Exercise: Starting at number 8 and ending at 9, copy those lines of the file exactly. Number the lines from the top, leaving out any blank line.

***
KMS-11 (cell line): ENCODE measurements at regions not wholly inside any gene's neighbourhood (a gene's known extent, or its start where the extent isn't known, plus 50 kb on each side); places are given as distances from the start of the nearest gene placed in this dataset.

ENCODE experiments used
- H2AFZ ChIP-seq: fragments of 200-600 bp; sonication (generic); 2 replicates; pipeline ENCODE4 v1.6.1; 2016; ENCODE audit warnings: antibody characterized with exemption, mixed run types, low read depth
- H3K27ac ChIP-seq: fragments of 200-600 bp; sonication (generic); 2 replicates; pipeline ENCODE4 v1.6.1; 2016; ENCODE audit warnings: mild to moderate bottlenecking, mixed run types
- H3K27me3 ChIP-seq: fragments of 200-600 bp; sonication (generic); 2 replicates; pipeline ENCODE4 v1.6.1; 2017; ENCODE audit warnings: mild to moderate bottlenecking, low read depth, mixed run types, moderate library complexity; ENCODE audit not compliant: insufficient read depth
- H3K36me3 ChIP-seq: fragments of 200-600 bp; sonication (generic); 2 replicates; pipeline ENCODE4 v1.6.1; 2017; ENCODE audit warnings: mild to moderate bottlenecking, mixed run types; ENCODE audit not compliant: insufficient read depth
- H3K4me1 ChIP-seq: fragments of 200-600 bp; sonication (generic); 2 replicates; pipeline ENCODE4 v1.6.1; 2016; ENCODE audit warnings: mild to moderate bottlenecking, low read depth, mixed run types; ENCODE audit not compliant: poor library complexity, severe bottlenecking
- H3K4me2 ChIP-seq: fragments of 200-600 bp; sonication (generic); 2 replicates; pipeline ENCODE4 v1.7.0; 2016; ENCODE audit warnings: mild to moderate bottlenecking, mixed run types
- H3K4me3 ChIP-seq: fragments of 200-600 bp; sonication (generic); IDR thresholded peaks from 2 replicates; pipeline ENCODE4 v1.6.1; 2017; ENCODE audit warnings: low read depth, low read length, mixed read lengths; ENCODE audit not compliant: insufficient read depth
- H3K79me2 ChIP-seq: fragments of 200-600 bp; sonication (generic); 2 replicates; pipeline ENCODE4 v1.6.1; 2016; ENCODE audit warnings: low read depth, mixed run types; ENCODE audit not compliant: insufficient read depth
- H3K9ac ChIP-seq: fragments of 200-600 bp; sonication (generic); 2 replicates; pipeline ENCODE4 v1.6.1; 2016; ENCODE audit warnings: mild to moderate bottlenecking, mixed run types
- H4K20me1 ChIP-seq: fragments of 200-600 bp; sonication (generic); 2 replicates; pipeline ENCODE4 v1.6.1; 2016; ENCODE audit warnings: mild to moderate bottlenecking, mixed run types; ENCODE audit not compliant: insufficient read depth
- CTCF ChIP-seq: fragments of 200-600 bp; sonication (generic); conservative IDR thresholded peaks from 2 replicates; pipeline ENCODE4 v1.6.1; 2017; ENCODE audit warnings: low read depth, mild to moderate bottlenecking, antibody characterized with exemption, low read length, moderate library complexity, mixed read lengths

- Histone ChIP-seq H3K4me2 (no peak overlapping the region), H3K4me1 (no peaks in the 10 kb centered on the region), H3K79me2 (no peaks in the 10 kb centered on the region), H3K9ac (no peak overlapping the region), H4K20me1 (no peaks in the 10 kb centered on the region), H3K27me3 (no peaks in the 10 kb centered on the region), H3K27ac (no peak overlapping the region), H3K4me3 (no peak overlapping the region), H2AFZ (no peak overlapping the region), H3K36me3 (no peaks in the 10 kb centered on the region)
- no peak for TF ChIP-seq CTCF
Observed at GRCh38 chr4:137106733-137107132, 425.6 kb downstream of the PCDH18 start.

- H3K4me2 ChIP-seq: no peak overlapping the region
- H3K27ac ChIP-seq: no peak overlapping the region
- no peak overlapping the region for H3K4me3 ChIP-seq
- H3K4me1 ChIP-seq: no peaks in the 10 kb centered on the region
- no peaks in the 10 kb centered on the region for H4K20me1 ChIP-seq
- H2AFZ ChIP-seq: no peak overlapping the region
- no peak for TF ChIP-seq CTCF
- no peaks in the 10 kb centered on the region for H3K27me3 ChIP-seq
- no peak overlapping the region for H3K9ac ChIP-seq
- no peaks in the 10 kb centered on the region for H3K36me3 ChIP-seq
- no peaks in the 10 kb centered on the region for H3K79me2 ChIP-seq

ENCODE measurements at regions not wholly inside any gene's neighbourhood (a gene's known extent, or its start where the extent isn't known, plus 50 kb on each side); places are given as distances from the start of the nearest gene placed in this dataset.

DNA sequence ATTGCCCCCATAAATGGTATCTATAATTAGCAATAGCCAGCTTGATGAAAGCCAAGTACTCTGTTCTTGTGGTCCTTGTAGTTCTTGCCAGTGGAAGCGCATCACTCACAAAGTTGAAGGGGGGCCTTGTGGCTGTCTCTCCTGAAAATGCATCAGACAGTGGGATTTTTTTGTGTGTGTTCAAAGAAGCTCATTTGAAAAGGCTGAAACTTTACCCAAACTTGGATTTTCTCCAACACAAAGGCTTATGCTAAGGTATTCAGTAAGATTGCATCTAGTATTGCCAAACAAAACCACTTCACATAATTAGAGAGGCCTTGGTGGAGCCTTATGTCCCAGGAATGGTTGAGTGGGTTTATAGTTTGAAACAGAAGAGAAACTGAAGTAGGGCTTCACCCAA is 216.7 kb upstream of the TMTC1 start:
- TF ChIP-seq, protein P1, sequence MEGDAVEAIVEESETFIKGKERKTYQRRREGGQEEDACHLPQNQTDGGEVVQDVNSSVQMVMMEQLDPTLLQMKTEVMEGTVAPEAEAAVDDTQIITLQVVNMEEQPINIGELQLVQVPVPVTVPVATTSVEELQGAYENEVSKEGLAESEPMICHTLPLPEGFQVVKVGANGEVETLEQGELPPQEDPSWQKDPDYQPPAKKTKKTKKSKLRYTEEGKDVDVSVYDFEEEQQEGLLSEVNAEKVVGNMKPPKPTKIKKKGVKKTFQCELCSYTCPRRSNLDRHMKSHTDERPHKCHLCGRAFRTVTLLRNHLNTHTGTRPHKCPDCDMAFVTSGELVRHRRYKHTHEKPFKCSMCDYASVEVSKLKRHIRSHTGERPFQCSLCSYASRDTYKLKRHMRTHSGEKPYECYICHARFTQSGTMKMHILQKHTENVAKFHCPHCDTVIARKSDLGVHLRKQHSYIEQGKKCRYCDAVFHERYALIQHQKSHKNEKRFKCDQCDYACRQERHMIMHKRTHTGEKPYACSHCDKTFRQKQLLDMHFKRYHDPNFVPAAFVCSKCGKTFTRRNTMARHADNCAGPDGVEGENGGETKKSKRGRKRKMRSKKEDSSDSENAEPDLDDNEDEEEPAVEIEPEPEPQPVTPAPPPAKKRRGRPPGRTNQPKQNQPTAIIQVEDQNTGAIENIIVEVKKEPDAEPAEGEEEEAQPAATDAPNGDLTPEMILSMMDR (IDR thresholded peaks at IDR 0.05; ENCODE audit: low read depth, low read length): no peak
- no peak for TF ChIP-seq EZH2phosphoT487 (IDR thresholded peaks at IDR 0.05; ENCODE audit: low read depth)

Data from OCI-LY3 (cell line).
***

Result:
- H3K4me2 ChIP-seq: fragments of 200-600 bp; sonication (generic); 2 replicates; pipeline ENCODE4 v1.7.0; 2016; ENCODE audit warnings: mild to moderate bottlenecking, mixed run types
- H3K4me3 ChIP-seq: fragments of 200-600 bp; sonication (generic); IDR thresholded peaks from 2 replicates; pipeline ENCODE4 v1.6.1; 2017; ENCODE audit warnings: low read depth, low read length, mixed read lengths; ENCODE audit not compliant: insufficient read depth